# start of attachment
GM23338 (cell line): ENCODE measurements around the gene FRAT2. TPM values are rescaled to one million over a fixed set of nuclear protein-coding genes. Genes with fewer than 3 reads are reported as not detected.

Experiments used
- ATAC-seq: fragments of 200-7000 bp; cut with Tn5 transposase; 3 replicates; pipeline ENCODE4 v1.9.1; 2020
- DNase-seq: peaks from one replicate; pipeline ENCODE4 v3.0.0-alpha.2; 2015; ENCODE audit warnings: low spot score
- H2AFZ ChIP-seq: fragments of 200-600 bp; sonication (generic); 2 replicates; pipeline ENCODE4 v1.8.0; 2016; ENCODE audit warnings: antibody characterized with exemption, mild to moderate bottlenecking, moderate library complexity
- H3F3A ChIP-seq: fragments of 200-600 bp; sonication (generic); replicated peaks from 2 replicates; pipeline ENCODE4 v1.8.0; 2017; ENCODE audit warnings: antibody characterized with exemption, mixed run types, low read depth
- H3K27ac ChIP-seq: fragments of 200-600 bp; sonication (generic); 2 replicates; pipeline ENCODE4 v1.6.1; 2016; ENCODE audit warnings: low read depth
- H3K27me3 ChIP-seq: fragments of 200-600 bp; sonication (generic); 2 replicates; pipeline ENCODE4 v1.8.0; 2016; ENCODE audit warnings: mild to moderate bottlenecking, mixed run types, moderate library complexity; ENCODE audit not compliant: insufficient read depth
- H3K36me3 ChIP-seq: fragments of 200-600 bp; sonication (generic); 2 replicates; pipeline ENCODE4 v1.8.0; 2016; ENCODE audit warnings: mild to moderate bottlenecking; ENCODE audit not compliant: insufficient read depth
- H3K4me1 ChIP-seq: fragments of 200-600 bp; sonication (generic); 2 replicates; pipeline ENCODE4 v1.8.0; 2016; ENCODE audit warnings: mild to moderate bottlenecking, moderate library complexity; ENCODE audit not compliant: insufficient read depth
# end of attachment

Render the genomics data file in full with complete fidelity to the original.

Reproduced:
GM23338 (cell line): ENCODE measurements around the gene FRAT2. TPM values are rescaled to one million over a fixed set of nuclear protein-coding genes. Genes with fewer than 3 reads are reported as not detected.

Experiments used
- ATAC-seq: fragments of 200-7000 bp; cut with Tn5 transposase; 3 replicates; pipeline ENCODE4 v1.9.1; 2020
- DNase-seq: peaks from one replicate; pipeline ENCODE4 v3.0.0-alpha.2; 2015; ENCODE audit warnings: low spot score
- H2AFZ ChIP-seq: fragments of 200-600 bp; sonication (generic); 2 replicates; pipeline ENCODE4 v1.8.0; 2016; ENCODE audit warnings: antibody characterized with exemption, mild to moderate bottlenecking, moderate library complexity
- H3F3A ChIP-seq: fragments of 200-600 bp; sonication (generic); replicated peaks from 2 replicates; pipeline ENCODE4 v1.8.0; 2017; ENCODE audit warnings: antibody characterized with exemption, mixed run types, low read depth
- H3K27ac ChIP-seq: fragments of 200-600 bp; sonication (generic); 2 replicates; pipeline ENCODE4 v1.6.1; 2016; ENCODE audit warnings: low read depth
- H3K27me3 ChIP-seq: fragments of 200-600 bp; sonication (generic); 2 replicates; pipeline ENCODE4 v1.8.0; 2016; ENCODE audit warnings: mild to moderate bottlenecking, mixed run types, moderate library complexity; ENCODE audit not compliant: insufficient read depth
- H3K36me3 ChIP-seq: fragments of 200-600 bp; sonication (generic); 2 replicates; pipeline ENCODE4 v1.8.0; 2016; ENCODE audit warnings: mild to moderate bottlenecking; ENCODE audit not compliant: insufficient read depth
- H3K4me1 ChIP-seq: fragments of 200-600 bp; sonication (generic); 2 replicates; pipeline ENCODE4 v1.8.0; 2016; ENCODE audit warnings: mild to moderate bottlenecking, moderate library complexity; ENCODE audit not compliant: insufficient read depth